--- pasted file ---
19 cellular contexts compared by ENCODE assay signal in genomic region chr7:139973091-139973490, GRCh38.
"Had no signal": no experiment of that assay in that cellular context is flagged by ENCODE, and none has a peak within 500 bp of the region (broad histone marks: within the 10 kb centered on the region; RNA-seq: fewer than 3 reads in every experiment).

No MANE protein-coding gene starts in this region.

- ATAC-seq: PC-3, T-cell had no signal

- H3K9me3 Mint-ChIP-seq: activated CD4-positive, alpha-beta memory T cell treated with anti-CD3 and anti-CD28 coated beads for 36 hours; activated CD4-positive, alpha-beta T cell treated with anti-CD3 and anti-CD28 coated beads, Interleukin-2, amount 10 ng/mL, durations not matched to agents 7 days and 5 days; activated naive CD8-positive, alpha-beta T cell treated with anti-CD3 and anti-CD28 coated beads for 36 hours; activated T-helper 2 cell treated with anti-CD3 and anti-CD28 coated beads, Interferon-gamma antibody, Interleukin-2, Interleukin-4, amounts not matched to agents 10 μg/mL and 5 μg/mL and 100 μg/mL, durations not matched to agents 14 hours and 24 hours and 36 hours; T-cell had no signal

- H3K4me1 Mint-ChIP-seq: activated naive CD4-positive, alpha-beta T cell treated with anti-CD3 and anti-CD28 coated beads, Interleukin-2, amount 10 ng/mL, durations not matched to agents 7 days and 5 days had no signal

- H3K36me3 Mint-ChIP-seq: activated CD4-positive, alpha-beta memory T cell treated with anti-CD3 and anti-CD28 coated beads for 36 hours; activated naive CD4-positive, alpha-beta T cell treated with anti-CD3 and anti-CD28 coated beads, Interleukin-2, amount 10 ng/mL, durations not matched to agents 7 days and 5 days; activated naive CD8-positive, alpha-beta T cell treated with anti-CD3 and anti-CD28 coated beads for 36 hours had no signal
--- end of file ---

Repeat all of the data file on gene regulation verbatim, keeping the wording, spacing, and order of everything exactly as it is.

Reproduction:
19 cellular contexts compared by ENCODE assay signal in genomic region chr7:139973091-139973490, GRCh38.
"Had no signal": no experiment of that assay in that cellular context is flagged by ENCODE, and none has a peak within 500 bp of the region (broad histone marks: within the 10 kb centered on the region; RNA-seq: fewer than 3 reads in every experiment).

No MANE protein-coding gene starts in this region.

- ATAC-seq: PC-3, T-cell had no signal

- H3K9me3 Mint-ChIP-seq: activated CD4-positive, alpha-beta memory T cell treated with anti-CD3 and anti-CD28 coated beads for 36 hours; activated CD4-positive, alpha-beta T cell treated with anti-CD3 and anti-CD28 coated beads, Interleukin-2, amount 10 ng/mL, durations not matched to agents 7 days and 5 days; activated naive CD8-positive, alpha-beta T cell treated with anti-CD3 and anti-CD28 coated beads for 36 hours; activated T-helper 2 cell treated with anti-CD3 and anti-CD28 coated beads, Interferon-gamma antibody, Interleukin-2, Interleukin-4, amounts not matched to agents 10 μg/mL and 5 μg/mL and 100 μg/mL, durations not matched to agents 14 hours and 24 hours and 36 hours; T-cell had no signal

- H3K4me1 Mint-ChIP-seq: activated naive CD4-positive, alpha-beta T cell treated with anti-CD3 and anti-CD28 coated beads, Interleukin-2, amount 10 ng/mL, durations not matched to agents 7 days and 5 days had no signal

- H3K36me3 Mint-ChIP-seq: activated CD4-positive, alpha-beta memory T cell treated with anti-CD3 and anti-CD28 coated beads for 36 hours; activated naive CD4-positive, alpha-beta T cell treated with anti-CD3 and anti-CD28 coated beads, Interleukin-2, amount 10 ng/mL, durations not matched to agents 7 days and 5 days; activated naive CD8-positive, alpha-beta T cell treated with anti-CD3 and anti-CD28 coated beads for 36 hours had no signal